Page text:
Plane & Pilot
Wednesday, September 9, 2009

Gear Up With BrightLine Bags


Stay organized in and out of the cockpit


If you took one look at my airport car, you’d probably conclude that I’m not the most organized person in the world. While I’m much better at managing my airplanes, it has always been a time-consuming task to keep everything in its proper place, especially when I’m switching my plane from fun-flying mode to traveling or sightseeing mode. But there might be hope for me now! The Pilot Flight Bag from BrightLine Bags is an ingenious and useful collection of pockets, compartments and specialized holders that makes it easy to manage anything you use regularly in your flying endeavors.

The old saying that “necessity is the mother of invention” applies to the creation of BrightLine Bags’ flight bag. As a student pilot and then an instructor, CEO Ross Bishop couldn’t find the perfect flight bag to keep himself organized at the airport. He knew there were a ton of options with all the bags on the market, but it seemed to him that none worked well. Cords got tangled, charts didn’t fit well, goggles got scratched and the bags themselves became fuel-stained. Worst of all, everything got jumbled up in the bottom of the bag. With his background in CAD systems, Bishop started 3-D modeling all the items that pilots need and access throughout a flight. He then cleverly created an initial version of the bag and improved the design until it became small and efficient, with lots of specialized pockets. After that, he shared the bag with his pilot friends and incorporated their way of using it into an innovative and convenient piece of flight gear.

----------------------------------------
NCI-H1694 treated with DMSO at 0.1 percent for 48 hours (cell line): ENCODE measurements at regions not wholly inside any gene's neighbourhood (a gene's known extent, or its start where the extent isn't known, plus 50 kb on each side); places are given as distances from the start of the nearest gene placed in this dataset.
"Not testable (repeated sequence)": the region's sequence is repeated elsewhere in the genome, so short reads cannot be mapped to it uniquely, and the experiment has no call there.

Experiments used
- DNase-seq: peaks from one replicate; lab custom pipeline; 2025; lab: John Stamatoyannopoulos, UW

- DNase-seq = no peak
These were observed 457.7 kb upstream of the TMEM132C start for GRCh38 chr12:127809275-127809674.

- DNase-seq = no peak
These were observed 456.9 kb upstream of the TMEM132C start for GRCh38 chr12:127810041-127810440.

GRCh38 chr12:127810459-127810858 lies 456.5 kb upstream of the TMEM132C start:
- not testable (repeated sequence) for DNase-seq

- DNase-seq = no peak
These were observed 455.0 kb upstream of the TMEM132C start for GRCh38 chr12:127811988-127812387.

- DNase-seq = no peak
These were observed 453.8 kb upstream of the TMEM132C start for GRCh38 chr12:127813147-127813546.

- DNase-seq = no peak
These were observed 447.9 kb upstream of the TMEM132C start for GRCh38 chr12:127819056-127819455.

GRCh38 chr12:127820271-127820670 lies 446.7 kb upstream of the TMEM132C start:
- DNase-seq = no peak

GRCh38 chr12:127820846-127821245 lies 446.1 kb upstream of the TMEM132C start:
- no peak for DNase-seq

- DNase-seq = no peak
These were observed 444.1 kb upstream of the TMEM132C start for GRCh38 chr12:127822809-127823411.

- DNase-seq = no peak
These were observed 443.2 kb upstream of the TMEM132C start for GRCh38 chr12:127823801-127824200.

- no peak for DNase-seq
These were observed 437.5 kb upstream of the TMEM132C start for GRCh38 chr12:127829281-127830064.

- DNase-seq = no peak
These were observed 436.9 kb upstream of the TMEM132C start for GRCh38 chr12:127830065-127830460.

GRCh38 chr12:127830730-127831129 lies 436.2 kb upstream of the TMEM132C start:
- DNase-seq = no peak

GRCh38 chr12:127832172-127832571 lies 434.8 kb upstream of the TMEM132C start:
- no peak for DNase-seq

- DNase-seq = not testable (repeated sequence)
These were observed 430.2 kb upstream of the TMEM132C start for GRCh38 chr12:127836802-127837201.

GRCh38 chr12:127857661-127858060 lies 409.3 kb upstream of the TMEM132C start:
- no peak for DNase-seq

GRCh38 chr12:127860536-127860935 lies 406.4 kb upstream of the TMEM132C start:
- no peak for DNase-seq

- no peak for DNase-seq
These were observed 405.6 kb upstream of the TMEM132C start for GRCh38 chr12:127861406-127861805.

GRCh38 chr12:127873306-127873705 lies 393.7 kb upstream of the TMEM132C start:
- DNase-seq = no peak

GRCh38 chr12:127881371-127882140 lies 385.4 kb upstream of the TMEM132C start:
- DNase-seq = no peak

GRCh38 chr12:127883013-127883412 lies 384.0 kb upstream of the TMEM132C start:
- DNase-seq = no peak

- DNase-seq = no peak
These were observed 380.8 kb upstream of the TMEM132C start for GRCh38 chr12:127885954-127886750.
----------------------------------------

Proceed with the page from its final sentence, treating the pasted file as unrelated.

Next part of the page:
The result is a well-thought-out system that helps you manage a long list of stuff: two headsets, fuel tester, navigation charts, kneeboard, flashlights, checklists, sunglasses, logbook, extra batteries, flight computer, extra charts, handheld radio, Leatherman-type multitool, pens, markers, my Spot tracker, plus a place for small items like coins, business cards and other miscellaneous stuff. Personal items, such as a cell phone, wallet, car keys and pocket stuff, have their own places. The zippers are all color-coded, and the frequently used compartments are in the front and on the top of the bag. There’s a separate compartment for carrying messy items like the fuel strainer/tester. It was nice to see that the item I access most in the air, navigation charts, has an external pocket that I can easily get to.




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